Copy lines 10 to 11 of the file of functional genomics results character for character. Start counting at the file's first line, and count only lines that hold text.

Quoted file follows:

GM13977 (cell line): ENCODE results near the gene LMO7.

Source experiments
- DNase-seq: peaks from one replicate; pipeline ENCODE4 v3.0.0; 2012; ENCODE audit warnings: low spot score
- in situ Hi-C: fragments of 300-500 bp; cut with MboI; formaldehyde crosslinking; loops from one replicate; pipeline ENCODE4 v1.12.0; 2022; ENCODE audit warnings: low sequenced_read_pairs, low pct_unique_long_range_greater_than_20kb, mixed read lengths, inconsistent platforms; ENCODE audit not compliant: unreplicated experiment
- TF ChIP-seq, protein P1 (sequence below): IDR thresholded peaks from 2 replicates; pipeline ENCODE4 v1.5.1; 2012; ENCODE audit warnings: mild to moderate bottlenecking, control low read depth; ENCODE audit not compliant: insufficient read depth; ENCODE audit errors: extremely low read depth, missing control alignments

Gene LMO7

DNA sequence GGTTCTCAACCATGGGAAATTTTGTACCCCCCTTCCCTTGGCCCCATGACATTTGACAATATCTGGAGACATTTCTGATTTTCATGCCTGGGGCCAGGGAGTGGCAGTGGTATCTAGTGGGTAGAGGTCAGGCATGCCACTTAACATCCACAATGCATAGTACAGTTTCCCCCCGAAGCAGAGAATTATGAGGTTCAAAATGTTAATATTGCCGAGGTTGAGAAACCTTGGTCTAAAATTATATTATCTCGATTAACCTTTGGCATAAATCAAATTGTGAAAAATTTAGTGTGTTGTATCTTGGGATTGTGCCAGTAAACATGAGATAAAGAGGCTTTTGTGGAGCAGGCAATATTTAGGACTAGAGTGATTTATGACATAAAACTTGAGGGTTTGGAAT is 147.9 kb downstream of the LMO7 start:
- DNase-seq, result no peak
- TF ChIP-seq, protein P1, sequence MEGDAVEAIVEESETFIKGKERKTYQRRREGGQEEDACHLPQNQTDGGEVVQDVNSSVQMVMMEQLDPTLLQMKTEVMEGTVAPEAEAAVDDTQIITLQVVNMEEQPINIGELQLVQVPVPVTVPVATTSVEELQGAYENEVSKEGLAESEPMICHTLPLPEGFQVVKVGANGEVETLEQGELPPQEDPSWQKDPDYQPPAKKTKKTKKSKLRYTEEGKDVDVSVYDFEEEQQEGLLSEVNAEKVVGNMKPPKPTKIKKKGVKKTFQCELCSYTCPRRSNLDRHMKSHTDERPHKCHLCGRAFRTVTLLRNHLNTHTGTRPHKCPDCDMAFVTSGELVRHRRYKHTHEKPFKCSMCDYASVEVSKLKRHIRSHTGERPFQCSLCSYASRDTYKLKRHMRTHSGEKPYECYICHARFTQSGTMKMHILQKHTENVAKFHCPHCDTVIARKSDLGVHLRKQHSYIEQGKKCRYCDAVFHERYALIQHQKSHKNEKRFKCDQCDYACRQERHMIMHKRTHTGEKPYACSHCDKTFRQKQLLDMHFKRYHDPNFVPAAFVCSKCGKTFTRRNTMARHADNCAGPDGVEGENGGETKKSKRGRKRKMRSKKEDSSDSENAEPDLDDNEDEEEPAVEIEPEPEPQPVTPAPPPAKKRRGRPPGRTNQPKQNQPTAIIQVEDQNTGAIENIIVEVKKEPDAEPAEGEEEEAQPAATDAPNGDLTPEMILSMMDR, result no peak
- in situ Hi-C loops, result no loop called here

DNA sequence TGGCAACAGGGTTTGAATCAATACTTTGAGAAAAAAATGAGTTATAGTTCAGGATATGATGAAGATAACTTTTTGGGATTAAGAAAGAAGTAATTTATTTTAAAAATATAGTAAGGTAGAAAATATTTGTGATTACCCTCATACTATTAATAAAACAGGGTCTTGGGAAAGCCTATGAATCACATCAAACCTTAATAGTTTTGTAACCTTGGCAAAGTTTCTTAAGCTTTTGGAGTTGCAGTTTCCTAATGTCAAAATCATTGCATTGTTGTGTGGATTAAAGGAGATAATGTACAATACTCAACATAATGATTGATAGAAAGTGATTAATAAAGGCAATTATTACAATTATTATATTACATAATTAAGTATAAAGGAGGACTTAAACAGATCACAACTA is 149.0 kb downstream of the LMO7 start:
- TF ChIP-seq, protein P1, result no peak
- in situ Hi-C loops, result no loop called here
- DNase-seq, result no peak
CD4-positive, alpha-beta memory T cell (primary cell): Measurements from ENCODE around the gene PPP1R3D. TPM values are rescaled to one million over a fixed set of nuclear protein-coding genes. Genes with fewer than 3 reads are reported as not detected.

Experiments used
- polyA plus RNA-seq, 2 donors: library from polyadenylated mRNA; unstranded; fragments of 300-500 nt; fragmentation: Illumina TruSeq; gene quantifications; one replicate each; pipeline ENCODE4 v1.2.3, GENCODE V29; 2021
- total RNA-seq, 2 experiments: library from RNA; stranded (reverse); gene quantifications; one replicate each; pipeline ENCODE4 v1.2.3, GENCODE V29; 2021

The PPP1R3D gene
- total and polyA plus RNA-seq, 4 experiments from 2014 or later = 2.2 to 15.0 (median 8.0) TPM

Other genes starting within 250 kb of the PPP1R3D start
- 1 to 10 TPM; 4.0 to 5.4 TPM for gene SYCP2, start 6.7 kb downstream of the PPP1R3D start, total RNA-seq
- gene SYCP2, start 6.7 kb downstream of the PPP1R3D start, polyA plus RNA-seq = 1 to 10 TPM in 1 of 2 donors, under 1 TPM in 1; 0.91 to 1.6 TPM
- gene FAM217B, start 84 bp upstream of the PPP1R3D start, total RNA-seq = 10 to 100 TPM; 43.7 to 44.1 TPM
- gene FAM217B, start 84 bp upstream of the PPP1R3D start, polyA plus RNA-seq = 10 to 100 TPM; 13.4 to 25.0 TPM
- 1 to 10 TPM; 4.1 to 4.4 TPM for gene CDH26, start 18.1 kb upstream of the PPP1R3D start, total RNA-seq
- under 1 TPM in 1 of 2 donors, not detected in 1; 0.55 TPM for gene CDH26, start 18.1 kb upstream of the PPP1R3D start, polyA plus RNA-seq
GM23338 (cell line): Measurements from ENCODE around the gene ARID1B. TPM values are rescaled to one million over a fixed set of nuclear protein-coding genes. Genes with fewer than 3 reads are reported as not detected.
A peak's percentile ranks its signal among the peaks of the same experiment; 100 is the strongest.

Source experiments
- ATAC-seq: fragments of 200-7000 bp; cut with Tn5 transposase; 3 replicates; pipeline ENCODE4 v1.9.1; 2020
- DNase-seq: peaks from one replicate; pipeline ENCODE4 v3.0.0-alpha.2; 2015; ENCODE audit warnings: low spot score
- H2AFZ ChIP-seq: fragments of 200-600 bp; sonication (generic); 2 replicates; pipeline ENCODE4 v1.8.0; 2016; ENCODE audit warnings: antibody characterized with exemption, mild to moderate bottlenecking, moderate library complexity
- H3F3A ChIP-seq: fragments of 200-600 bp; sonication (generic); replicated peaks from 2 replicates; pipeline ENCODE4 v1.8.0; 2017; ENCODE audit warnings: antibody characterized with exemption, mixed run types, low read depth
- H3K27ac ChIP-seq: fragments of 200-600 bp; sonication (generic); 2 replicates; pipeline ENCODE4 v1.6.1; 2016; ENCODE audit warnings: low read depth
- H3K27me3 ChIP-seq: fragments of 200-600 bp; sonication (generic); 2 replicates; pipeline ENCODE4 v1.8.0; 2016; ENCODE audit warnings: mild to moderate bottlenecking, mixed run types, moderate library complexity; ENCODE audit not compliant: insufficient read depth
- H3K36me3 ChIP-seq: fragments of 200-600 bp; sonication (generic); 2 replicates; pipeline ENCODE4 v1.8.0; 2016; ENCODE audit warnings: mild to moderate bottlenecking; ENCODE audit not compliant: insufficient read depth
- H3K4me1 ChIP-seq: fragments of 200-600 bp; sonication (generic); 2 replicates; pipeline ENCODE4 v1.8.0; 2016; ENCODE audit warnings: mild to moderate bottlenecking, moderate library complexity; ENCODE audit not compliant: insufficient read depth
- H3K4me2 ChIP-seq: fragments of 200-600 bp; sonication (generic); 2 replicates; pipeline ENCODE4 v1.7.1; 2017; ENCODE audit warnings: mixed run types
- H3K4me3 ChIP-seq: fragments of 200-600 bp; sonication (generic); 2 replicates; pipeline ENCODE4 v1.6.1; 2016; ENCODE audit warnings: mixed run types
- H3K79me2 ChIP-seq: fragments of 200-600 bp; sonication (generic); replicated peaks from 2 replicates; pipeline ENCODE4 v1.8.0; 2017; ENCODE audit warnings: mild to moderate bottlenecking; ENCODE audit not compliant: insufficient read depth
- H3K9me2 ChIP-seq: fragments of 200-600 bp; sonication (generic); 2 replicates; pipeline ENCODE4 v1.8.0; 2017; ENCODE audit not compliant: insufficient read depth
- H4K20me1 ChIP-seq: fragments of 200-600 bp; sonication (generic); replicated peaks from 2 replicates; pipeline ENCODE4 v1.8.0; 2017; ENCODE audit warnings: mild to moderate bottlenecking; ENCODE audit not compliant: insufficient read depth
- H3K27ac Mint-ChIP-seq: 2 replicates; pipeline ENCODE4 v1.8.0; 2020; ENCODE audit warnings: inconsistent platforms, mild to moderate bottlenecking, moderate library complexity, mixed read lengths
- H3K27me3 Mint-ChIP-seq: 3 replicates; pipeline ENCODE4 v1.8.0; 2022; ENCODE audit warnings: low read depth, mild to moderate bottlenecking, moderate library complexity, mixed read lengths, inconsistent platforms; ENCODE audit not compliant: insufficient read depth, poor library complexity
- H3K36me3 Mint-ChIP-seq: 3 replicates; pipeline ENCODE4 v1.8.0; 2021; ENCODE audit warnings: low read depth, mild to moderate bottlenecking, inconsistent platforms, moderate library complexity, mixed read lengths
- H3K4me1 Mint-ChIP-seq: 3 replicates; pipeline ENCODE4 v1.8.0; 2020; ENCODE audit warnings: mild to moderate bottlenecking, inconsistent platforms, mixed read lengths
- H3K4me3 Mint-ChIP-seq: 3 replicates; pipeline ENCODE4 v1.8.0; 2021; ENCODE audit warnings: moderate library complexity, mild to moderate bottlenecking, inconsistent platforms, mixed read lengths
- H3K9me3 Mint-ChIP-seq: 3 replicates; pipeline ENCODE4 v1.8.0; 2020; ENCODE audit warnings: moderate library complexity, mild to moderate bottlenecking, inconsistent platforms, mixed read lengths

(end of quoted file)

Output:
- in situ Hi-C loops, result no loop called here

DNA sequence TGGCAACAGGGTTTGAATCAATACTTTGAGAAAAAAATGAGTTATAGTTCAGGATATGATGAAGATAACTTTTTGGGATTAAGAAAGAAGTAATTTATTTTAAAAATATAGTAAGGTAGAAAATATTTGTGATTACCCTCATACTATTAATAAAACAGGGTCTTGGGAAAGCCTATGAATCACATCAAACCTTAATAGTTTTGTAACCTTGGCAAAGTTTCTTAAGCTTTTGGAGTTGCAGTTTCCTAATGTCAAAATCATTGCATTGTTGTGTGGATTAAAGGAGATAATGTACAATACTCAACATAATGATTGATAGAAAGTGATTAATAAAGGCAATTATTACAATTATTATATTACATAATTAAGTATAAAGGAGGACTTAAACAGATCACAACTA is 149.0 kb downstream of the LMO7 start: